Emergent Literacy Design

Hhhh Hhhh Rub Your Hands When They Are Cold


Rationale: This lesson will help children identify /h/, the phoneme represented by H.  Students will learn to recognize /h/ in spoken words by learning a meaningful representation (blowing hot air on hands) and the letter symbol H, practice finding /h/ in words, and apply phoneme awareness with /h/ in phonetic cue reading by distinguishing rhyming words from beginning letters.

 

Materials: 

Primary paper and pencil

Chart with " Harry has a hungry happy hippo"

Drawing paper and crayons

Word cards with  HOGHERHURTHITHEATHIND, and HATE

Assessment worksheet identifying pictures with /h/

 

Procedures:

 

1. Say: Our written language is a secret code. The tricky part is learning what letters stand for--the mouth moves we make as we say words. Today we're going to work on spotting the mouth move /h/. We spell /h/ with letter Hlooks like two people holding hands, and /h/ makes the same sound as if you were trying to warm your hands.

 

2. Let's pretend to warm our hands, /h/, /h/, /h/. [Show the motion of rubbing hands together and blowing air on them] Notice how you shaped your mouth. When we say /h/, we blow air out of our mouth.

 

3. Let me show you how to find /h/ in the word hurt. I'm going to stretch hurt out in super slow motion and listen the air coming from my mouth in a /h/ sound. Hhh-u-u-urt. Slower: Hhh-u-u-u-rrr-t There it was! I felt the warm air leave my mouth. I can feel the air /h/ in hurt.

 

4. Let's try a tongue twister [on chart]. "Harry has a hungry happy hippo." Everybody say it three times together. Now say it again, and this time, stretch the /h/ at the beginning of the words. "Hhharry hhhas a hhhungry hhhappy hhhippo ." Try it again, and this time break it off the word: "/h/arry /h/as a /h/ungry /h/appy /h/ippo  /h/earts.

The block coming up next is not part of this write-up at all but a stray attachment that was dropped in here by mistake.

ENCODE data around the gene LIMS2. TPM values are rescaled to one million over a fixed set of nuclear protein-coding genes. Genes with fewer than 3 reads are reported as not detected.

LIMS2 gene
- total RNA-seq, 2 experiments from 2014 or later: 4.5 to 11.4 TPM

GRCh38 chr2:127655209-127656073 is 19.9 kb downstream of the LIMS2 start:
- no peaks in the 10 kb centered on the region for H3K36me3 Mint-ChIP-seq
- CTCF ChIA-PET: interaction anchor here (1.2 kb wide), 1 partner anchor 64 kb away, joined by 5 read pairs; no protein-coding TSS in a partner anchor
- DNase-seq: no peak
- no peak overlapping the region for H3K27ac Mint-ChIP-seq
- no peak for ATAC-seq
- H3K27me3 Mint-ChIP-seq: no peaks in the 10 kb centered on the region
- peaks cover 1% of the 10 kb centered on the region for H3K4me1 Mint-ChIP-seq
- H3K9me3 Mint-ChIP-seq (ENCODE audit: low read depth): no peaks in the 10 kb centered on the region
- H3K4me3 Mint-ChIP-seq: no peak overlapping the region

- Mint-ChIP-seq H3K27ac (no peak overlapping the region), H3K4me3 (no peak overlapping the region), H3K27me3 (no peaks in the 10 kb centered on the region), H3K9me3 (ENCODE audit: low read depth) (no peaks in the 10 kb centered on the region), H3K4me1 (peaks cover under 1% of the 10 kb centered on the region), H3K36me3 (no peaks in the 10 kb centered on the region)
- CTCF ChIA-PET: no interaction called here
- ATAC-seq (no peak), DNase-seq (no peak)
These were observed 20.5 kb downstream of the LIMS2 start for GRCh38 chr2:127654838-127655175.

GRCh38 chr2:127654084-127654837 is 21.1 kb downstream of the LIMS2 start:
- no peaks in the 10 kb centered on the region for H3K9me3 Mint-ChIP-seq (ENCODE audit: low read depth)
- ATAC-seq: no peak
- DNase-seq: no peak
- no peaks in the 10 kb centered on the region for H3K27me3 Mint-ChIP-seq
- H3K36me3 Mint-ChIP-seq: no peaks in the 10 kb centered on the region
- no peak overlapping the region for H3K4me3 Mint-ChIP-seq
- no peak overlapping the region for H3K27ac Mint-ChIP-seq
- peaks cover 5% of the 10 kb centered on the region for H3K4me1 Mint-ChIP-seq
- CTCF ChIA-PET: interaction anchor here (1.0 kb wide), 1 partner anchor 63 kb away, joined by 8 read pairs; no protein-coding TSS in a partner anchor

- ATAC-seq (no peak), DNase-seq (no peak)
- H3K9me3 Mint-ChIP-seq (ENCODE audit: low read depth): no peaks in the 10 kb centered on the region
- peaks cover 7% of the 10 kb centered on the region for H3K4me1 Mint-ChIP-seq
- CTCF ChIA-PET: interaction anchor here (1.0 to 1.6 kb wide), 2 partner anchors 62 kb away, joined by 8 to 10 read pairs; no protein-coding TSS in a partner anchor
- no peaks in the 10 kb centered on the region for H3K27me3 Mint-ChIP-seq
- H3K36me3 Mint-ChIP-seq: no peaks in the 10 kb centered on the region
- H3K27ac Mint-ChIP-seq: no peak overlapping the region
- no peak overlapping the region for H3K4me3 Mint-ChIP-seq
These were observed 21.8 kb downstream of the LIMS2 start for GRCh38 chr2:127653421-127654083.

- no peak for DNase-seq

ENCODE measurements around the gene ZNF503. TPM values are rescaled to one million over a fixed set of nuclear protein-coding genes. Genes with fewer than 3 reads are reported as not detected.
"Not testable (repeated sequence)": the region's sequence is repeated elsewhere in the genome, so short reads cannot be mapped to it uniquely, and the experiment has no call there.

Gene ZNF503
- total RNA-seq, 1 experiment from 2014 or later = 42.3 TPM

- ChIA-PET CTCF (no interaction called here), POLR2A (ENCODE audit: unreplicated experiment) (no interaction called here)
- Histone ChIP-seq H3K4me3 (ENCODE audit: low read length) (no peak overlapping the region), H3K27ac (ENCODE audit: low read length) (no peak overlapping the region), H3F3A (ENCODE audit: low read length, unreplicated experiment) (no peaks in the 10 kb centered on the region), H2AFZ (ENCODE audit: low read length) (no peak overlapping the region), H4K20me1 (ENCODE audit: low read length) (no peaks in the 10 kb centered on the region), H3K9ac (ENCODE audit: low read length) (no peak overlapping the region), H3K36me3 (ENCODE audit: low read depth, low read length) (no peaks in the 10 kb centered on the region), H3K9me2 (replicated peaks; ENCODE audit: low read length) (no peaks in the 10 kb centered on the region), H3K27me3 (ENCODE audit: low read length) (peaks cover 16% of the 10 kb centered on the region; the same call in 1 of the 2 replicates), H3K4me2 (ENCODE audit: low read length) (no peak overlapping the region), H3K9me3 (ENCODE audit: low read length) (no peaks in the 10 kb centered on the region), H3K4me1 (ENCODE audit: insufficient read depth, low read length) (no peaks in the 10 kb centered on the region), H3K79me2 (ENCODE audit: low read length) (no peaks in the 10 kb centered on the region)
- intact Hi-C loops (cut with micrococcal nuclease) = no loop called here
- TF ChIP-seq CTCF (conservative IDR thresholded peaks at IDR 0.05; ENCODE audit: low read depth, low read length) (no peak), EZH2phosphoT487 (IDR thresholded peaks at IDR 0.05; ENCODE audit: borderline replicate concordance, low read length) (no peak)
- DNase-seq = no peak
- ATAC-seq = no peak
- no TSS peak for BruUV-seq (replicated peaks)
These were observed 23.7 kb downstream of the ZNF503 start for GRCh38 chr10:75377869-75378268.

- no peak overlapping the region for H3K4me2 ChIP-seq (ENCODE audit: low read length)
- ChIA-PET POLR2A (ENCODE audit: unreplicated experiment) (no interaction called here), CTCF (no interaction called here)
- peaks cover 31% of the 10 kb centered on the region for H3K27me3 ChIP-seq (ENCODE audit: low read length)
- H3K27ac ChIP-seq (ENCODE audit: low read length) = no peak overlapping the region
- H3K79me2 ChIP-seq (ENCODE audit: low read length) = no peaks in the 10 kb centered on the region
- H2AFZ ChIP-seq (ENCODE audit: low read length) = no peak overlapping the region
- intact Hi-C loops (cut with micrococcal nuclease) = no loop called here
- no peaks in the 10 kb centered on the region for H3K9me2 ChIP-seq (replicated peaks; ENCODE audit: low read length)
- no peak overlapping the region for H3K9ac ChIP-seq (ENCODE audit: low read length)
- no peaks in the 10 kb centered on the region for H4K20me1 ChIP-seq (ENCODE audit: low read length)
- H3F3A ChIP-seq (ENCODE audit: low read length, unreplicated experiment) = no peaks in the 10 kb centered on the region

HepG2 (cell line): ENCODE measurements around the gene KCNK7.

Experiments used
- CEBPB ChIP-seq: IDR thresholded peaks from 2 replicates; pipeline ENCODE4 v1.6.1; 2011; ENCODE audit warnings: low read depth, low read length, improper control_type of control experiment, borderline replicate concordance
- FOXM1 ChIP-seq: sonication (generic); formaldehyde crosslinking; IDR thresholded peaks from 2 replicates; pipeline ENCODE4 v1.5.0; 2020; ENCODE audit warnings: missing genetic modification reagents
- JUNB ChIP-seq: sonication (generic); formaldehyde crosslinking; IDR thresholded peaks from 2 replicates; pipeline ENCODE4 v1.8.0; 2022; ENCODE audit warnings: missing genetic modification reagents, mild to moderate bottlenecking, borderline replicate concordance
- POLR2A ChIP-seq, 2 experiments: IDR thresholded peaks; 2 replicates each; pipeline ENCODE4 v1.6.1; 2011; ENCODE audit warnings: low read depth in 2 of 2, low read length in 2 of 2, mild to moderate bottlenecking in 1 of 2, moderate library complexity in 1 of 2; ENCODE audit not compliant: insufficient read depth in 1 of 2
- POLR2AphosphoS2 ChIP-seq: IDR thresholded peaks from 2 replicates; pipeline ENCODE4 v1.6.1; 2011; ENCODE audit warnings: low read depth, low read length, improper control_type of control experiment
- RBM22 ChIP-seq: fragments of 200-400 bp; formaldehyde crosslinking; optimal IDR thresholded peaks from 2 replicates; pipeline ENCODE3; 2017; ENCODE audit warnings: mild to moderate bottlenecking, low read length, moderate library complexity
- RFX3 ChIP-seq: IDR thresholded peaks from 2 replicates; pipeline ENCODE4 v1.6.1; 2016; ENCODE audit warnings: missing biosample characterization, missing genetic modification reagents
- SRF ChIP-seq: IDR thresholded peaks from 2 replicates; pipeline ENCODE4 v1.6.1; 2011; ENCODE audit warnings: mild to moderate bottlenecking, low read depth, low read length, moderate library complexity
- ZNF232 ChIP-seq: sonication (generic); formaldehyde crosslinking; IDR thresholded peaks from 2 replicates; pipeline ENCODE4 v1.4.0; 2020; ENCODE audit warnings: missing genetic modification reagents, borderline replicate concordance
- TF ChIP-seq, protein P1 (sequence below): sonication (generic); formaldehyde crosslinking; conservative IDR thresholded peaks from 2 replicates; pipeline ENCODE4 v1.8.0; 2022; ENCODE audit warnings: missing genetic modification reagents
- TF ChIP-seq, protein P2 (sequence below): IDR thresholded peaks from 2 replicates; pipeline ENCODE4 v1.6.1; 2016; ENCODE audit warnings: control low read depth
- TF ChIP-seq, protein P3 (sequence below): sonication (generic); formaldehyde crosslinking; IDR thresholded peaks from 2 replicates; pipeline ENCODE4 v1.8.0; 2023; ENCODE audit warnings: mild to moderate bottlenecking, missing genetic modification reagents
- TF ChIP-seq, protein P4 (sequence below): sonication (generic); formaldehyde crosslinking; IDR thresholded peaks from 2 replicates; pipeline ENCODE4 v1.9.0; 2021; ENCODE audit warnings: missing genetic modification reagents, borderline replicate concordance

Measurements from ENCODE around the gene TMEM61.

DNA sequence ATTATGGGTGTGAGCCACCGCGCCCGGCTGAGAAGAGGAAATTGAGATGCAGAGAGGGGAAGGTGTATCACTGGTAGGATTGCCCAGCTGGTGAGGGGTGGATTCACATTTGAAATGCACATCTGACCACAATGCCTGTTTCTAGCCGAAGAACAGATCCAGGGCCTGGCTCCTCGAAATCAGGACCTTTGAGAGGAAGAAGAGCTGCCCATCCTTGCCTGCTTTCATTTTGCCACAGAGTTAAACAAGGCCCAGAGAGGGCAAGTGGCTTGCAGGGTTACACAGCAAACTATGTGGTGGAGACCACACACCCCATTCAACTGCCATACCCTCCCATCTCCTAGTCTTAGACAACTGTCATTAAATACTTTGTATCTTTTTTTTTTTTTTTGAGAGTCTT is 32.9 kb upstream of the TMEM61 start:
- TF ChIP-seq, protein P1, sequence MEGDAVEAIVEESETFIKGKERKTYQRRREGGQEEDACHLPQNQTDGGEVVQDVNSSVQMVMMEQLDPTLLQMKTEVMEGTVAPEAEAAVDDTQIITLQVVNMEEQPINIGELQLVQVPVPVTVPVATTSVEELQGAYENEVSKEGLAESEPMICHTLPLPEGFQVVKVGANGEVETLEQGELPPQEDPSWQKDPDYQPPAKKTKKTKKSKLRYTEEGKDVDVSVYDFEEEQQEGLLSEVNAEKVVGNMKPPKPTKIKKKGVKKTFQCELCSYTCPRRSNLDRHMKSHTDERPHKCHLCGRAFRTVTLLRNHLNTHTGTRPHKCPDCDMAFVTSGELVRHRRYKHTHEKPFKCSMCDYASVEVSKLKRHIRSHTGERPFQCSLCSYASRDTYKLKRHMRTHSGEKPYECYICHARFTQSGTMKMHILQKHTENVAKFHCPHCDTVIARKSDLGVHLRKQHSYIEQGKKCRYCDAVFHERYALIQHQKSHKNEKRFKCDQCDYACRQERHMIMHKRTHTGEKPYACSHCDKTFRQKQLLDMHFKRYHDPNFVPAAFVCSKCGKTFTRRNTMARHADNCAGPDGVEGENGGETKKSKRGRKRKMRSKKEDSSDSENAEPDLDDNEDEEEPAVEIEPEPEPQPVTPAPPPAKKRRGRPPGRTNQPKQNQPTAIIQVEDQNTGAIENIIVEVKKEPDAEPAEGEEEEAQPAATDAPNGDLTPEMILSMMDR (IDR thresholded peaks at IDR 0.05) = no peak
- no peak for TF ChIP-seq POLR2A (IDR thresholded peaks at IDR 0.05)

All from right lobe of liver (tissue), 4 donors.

5. [Have students take out primary paper and pencil]. We use letter H to spell /h/. Capital H looks like two standing people holding hands. Let's write the lowercase letter h. Start just below the rooftop and make a straight line to the sidewalk. From the same spot, we will hop up to the fence and make a curve back down to the sidewalk. I want to see everybody's h. After you are done, I will come around and give you a star. Then practice writing five more.

 

6. Call on students to answer and tell how they knew: Do you hear /h/ in pork or hamheart or toehot or coldHurt or skirtHare or care? Say: Let's see if you can spot the mouth move /h/ in some words. Rub your hands together if you hear /h/: The, hurrying, hare, ran, home, to, see , how, happy, his, sister, Harriett, was.

  

7. Show HOG and model how to decide if it is hog or dog: The H reminds me of the two people holding hands, /h/, so this word is hhh-oghog. You try some: HURT : hurt orblurt? HAM: Sam or ham? HEAT: eat or heat? HIND: hind or kind? HATE: hate or Kate?

 

8. For assessment, distribute the worksheet. Students are to complete the partial spellings and color the pictures that begin with H. Call students individually to read the phonetic cue words from step #8.

 

References:

Bruce Murray.  Emergent Literacy Lesson. "Brush Your Teeth with F". http://www.auburn.edu/academic/education/reading_genie/sightings/murrayel.html

 

Leah Impastato. Hamilton the Panting Hound Dog. http://www.auburn.edu/academic/education/reading_genie/solutions/impastatoel.htm



Assessment Worksheet http://www.kidzone.ws/kindergarten/h-begins2.htm